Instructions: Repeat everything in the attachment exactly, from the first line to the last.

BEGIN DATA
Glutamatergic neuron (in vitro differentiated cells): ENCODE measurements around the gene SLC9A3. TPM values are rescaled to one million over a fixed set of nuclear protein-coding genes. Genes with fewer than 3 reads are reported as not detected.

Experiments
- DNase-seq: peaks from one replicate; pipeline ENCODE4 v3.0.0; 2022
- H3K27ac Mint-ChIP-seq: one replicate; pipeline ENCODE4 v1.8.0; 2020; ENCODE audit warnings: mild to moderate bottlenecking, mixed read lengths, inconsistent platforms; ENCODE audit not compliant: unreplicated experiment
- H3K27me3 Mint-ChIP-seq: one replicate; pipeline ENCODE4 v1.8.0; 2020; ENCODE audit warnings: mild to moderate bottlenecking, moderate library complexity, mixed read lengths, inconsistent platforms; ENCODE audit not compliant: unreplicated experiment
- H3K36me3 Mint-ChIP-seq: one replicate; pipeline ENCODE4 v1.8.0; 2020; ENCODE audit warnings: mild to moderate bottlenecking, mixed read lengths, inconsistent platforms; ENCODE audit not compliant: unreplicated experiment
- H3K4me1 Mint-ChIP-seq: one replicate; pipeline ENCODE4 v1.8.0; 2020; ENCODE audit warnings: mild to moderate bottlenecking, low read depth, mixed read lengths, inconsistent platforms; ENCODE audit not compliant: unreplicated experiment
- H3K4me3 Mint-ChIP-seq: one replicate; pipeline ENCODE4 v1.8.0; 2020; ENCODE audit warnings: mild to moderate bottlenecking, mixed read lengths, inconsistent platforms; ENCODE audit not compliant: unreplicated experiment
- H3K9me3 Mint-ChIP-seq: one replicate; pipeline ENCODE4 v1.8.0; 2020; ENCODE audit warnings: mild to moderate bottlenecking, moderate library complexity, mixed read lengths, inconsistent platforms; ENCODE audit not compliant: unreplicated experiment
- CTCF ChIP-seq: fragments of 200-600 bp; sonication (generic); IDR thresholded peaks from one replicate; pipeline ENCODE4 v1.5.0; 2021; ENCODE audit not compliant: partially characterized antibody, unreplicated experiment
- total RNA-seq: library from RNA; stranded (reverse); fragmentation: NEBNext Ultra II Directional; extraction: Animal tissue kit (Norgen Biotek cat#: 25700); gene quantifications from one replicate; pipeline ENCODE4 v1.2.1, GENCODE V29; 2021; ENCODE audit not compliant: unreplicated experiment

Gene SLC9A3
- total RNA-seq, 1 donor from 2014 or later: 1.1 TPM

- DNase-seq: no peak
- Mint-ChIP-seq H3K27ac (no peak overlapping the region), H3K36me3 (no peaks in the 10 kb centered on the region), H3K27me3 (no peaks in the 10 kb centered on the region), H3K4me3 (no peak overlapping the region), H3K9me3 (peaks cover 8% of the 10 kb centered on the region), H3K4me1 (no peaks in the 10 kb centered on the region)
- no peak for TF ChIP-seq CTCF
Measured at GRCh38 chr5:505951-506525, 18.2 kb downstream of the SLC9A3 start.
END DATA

Glutamatergic neuron (in vitro differentiated cells): ENCODE measurements around the gene SLC9A3. TPM values are rescaled to one million over a fixed set of nuclear protein-coding genes. Genes with fewer than 3 reads are reported as not detected.

Experiments
- DNase-seq: peaks from one replicate; pipeline ENCODE4 v3.0.0; 2022
- H3K27ac Mint-ChIP-seq: one replicate; pipeline ENCODE4 v1.8.0; 2020; ENCODE audit warnings: mild to moderate bottlenecking, mixed read lengths, inconsistent platforms; ENCODE audit not compliant: unreplicated experiment
- H3K27me3 Mint-ChIP-seq: one replicate; pipeline ENCODE4 v1.8.0; 2020; ENCODE audit warnings: mild to moderate bottlenecking, moderate library complexity, mixed read lengths, inconsistent platforms; ENCODE audit not compliant: unreplicated experiment
- H3K36me3 Mint-ChIP-seq: one replicate; pipeline ENCODE4 v1.8.0; 2020; ENCODE audit warnings: mild to moderate bottlenecking, mixed read lengths, inconsistent platforms; ENCODE audit not compliant: unreplicated experiment
- H3K4me1 Mint-ChIP-seq: one replicate; pipeline ENCODE4 v1.8.0; 2020; ENCODE audit warnings: mild to moderate bottlenecking, low read depth, mixed read lengths, inconsistent platforms; ENCODE audit not compliant: unreplicated experiment
- H3K4me3 Mint-ChIP-seq: one replicate; pipeline ENCODE4 v1.8.0; 2020; ENCODE audit warnings: mild to moderate bottlenecking, mixed read lengths, inconsistent platforms; ENCODE audit not compliant: unreplicated experiment
- H3K9me3 Mint-ChIP-seq: one replicate; pipeline ENCODE4 v1.8.0; 2020; ENCODE audit warnings: mild to moderate bottlenecking, moderate library complexity, mixed read lengths, inconsistent platforms; ENCODE audit not compliant: unreplicated experiment
- CTCF ChIP-seq: fragments of 200-600 bp; sonication (generic); IDR thresholded peaks from one replicate; pipeline ENCODE4 v1.5.0; 2021; ENCODE audit not compliant: partially characterized antibody, unreplicated experiment
- total RNA-seq: library from RNA; stranded (reverse); fragmentation: NEBNext Ultra II Directional; extraction: Animal tissue kit (Norgen Biotek cat#: 25700); gene quantifications from one replicate; pipeline ENCODE4 v1.2.1, GENCODE V29; 2021; ENCODE audit not compliant: unreplicated experiment

Gene SLC9A3
- total RNA-seq, 1 donor from 2014 or later: 1.1 TPM

- DNase-seq: no peak
- Mint-ChIP-seq H3K27ac (no peak overlapping the region), H3K36me3 (no peaks in the 10 kb centered on the region), H3K27me3 (no peaks in the 10 kb centered on the region), H3K4me3 (no peak overlapping the region), H3K9me3 (peaks cover 8% of the 10 kb centered on the region), H3K4me1 (no peaks in the 10 kb centered on the region)
- no peak for TF ChIP-seq CTCF
Measured at GRCh38 chr5:505951-506525, 18.2 kb downstream of the SLC9A3 start.